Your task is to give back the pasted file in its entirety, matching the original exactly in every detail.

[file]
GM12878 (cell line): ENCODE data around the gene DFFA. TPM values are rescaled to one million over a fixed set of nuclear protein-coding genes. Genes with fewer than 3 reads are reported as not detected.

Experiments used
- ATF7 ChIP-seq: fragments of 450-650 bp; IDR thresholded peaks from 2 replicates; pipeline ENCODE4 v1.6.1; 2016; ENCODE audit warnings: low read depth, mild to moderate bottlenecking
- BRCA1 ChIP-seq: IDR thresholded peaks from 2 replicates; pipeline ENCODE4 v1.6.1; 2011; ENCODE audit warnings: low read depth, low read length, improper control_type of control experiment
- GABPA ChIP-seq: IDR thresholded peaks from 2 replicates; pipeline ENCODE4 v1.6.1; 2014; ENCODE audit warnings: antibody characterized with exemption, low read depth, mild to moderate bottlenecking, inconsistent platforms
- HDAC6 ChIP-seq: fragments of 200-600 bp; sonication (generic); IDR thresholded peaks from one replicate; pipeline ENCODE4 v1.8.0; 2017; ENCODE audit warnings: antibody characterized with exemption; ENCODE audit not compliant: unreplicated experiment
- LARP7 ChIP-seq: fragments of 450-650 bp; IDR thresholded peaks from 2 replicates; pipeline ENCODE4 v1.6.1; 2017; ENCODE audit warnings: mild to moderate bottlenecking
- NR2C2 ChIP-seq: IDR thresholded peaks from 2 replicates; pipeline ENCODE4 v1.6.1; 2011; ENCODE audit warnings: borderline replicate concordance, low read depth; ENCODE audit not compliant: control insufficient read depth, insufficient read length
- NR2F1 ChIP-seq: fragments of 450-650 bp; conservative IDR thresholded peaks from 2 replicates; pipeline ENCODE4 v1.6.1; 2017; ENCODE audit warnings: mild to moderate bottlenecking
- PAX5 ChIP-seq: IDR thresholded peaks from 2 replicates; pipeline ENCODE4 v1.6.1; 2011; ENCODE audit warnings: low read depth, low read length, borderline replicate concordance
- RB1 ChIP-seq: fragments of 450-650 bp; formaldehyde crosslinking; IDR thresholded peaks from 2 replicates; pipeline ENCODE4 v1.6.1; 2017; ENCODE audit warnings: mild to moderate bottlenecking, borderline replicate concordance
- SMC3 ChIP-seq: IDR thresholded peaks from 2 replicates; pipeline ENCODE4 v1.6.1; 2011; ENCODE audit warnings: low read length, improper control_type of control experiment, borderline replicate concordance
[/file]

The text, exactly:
GM12878 (cell line): ENCODE data around the gene DFFA. TPM values are rescaled to one million over a fixed set of nuclear protein-coding genes. Genes with fewer than 3 reads are reported as not detected.

Experiments used
- ATF7 ChIP-seq: fragments of 450-650 bp; IDR thresholded peaks from 2 replicates; pipeline ENCODE4 v1.6.1; 2016; ENCODE audit warnings: low read depth, mild to moderate bottlenecking
- BRCA1 ChIP-seq: IDR thresholded peaks from 2 replicates; pipeline ENCODE4 v1.6.1; 2011; ENCODE audit warnings: low read depth, low read length, improper control_type of control experiment
- GABPA ChIP-seq: IDR thresholded peaks from 2 replicates; pipeline ENCODE4 v1.6.1; 2014; ENCODE audit warnings: antibody characterized with exemption, low read depth, mild to moderate bottlenecking, inconsistent platforms
- HDAC6 ChIP-seq: fragments of 200-600 bp; sonication (generic); IDR thresholded peaks from one replicate; pipeline ENCODE4 v1.8.0; 2017; ENCODE audit warnings: antibody characterized with exemption; ENCODE audit not compliant: unreplicated experiment
- LARP7 ChIP-seq: fragments of 450-650 bp; IDR thresholded peaks from 2 replicates; pipeline ENCODE4 v1.6.1; 2017; ENCODE audit warnings: mild to moderate bottlenecking
- NR2C2 ChIP-seq: IDR thresholded peaks from 2 replicates; pipeline ENCODE4 v1.6.1; 2011; ENCODE audit warnings: borderline replicate concordance, low read depth; ENCODE audit not compliant: control insufficient read depth, insufficient read length
- NR2F1 ChIP-seq: fragments of 450-650 bp; conservative IDR thresholded peaks from 2 replicates; pipeline ENCODE4 v1.6.1; 2017; ENCODE audit warnings: mild to moderate bottlenecking
- PAX5 ChIP-seq: IDR thresholded peaks from 2 replicates; pipeline ENCODE4 v1.6.1; 2011; ENCODE audit warnings: low read depth, low read length, borderline replicate concordance
- RB1 ChIP-seq: fragments of 450-650 bp; formaldehyde crosslinking; IDR thresholded peaks from 2 replicates; pipeline ENCODE4 v1.6.1; 2017; ENCODE audit warnings: mild to moderate bottlenecking, borderline replicate concordance
- SMC3 ChIP-seq: IDR thresholded peaks from 2 replicates; pipeline ENCODE4 v1.6.1; 2011; ENCODE audit warnings: low read length, improper control_type of control experiment, borderline replicate concordance